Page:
There’s been some brouhaha over how Atlanta ranks in the latest Texas A&M Transportation Institute findings. We’re number 12! Believe it or not, it’s far worse in 11 other metropolises in the United States.
Certainly the number 12 Atlanta traffic ranking is far from being a cause for celebration. The study’s conclusion states that Atlanta area commuters spend 52 hours a year in traffic. While there are some who don’t mind puttering around listening to their favorite music, talk radio program or Lord forbid – texting or watching videos, the fact is that we’re stuck behind the wheel.
I’m not sure about most folks, but commuting is a major time-waster, pollution-contributor and tough on our autos – especially those brakes! I’m as kind as can be to my brakes, but I’m sure my brakes would like me to give them a break.
The point here is that losing 52 hours to traffic is unacceptable, but what should the ATL metro do about this dilemma? Indeed communities try to tackle the issue. In Gwinnett County there was an initiative held inviting discussion on the issue with The Gr8 Exchange on Transportation. It’s a fresh, exciting idea which I’m sure me and thousands of others hope to see exponentially expand leading to action being taken. In other areas like Clayton County, there is great hope that MARTA will expand its presence in the community making it far easier for citizens to get to work, school and stores. Cobb County will definitely need to hold transportation discussions as they will attract thousands to future Atlanta Braves baseball games in their new stadium near the exchange of I-75/I-285 also known as the “Cobb Cloverleaf.”
There’s a lot of work to do in the ATL to improve traffic flow and air quality. In addition to strengthening existing infrastructure, the entire metro area ought to find an “All of the Above” plan. What is an “All of the Above” approach? The “All of the Above” approach includes developing a mix of improving existing roads, bridges, ramps, sidewalks and paths while developing alternative transportation services including more bus routes, light/heavy rail and bike lanes.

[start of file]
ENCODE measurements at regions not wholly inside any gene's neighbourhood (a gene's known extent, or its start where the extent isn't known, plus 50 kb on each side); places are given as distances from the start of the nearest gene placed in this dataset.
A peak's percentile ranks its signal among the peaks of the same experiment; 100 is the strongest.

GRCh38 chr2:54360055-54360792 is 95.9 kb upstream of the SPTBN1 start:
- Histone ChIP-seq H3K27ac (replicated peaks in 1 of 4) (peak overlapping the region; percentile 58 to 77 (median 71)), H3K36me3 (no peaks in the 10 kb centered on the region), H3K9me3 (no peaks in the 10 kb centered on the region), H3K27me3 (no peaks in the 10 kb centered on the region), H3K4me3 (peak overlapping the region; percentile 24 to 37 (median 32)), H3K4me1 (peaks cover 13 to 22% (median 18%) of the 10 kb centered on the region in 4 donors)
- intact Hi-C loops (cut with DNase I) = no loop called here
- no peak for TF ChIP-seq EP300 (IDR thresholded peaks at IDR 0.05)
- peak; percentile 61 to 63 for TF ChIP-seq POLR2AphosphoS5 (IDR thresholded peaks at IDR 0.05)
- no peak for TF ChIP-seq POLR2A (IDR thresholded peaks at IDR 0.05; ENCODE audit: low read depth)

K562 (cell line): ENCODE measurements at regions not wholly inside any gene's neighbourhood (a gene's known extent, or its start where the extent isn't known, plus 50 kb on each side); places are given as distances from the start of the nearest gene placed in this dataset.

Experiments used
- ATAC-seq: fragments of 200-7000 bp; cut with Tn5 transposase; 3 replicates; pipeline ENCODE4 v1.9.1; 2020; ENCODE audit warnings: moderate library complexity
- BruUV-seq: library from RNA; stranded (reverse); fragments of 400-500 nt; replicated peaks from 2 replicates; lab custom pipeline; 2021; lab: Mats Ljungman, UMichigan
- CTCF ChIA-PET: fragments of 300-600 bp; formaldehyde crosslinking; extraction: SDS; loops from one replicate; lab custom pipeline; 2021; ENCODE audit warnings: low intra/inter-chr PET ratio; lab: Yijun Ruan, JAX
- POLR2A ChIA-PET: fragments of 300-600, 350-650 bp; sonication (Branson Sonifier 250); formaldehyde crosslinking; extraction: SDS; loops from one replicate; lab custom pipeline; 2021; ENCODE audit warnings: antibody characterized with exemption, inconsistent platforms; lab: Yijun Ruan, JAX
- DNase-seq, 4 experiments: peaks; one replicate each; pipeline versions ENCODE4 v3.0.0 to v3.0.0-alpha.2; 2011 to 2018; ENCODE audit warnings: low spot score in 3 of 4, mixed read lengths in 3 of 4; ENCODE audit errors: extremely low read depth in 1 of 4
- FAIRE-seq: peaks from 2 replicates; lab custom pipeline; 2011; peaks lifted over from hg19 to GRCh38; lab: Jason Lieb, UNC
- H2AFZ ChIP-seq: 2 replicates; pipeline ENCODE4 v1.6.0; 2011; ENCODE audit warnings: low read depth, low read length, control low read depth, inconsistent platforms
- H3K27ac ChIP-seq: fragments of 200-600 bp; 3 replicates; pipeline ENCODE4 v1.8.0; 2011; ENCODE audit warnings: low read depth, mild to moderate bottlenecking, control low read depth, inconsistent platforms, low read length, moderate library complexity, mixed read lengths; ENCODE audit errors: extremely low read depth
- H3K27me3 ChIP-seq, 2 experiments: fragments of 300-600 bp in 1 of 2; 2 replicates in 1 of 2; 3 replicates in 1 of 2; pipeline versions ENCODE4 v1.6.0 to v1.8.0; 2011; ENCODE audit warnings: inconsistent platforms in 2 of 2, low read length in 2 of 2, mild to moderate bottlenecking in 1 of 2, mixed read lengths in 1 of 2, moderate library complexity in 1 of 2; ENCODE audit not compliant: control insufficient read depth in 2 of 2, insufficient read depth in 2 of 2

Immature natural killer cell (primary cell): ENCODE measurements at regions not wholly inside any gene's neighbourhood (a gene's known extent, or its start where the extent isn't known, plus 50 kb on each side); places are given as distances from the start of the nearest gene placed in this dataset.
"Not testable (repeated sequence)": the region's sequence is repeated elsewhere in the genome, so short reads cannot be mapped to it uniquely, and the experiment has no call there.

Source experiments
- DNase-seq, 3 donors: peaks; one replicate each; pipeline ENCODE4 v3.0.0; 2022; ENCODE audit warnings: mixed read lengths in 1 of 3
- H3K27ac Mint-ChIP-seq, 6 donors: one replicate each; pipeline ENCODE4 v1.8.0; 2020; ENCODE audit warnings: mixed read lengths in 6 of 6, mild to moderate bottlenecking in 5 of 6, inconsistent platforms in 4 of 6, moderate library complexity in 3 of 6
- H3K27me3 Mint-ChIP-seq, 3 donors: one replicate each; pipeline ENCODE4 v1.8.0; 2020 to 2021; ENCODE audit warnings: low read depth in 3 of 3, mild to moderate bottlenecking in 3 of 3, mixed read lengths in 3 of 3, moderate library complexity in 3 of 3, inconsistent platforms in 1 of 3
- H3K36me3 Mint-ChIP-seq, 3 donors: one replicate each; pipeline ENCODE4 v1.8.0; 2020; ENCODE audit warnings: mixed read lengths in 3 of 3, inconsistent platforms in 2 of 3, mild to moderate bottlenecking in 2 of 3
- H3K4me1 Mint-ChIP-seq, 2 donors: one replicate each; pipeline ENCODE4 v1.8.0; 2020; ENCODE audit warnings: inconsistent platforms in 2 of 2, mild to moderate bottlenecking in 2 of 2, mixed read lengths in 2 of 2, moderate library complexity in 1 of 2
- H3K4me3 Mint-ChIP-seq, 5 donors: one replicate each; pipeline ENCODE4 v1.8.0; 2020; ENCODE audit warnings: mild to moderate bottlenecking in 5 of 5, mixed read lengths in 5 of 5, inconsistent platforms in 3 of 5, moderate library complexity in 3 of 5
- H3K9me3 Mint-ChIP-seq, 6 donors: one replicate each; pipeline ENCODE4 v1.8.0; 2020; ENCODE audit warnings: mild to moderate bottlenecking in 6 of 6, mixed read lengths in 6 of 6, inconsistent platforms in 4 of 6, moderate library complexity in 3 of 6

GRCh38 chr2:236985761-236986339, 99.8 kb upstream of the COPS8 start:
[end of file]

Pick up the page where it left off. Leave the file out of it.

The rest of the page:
Speaking of bike lanes, there’s a major brouhaha over a bike lane plan on Peachtree Road in Atlanta’s Buckhead community. In recent times, there’s been intense interest to install bikes lanes on each side of the already-narrow Peachtree Road. Obviously Buckhead’s auto enthusiasts are disenchanted with the bike lane proposal while cyclists are delighted. Nevertheless, folks on each side of the issue will be upset to a degree. Drivers will lose some road while cyclists will see a modified version of the lanes which will not go as far as they would like. I suppose at some point, the lanes will end thus leaving cyclists to join the congested road again at some point or get on the sidewalk which is illegal according to state law.
If the Buckhead community’s Peachtree Road bike lane project will happen, it sounds like it will be a compromise. While a compromise is better than no deal, it’s a sad state of affairs that Peachtree Road became such a traffic-plagued corridor to get to the point in the first place. This is the result if poor planning or basically no planning, but there’s little we can do about that at the present. I suppose we’ll see more scenarios like this take place throughout the metro area should communities wish to install bike lanes or any other alternative transportation project.
Compromise is what it will take to make a cohesive transportation plan to take place. Not only should communities work out compromises within their borders to make bike lanes, light/heavy rail, bus routes and improve roads happen, but the entire metro area needs to work together. Communities ought to take the courage to avoid “Balkanization” and look to work with one another. Compromise is easier said than done, but taking on a cohesive compromise is what leaders need to take to make the Atlanta metro area successful. That success will lead to attracting jobs and improving the area’s quality of life.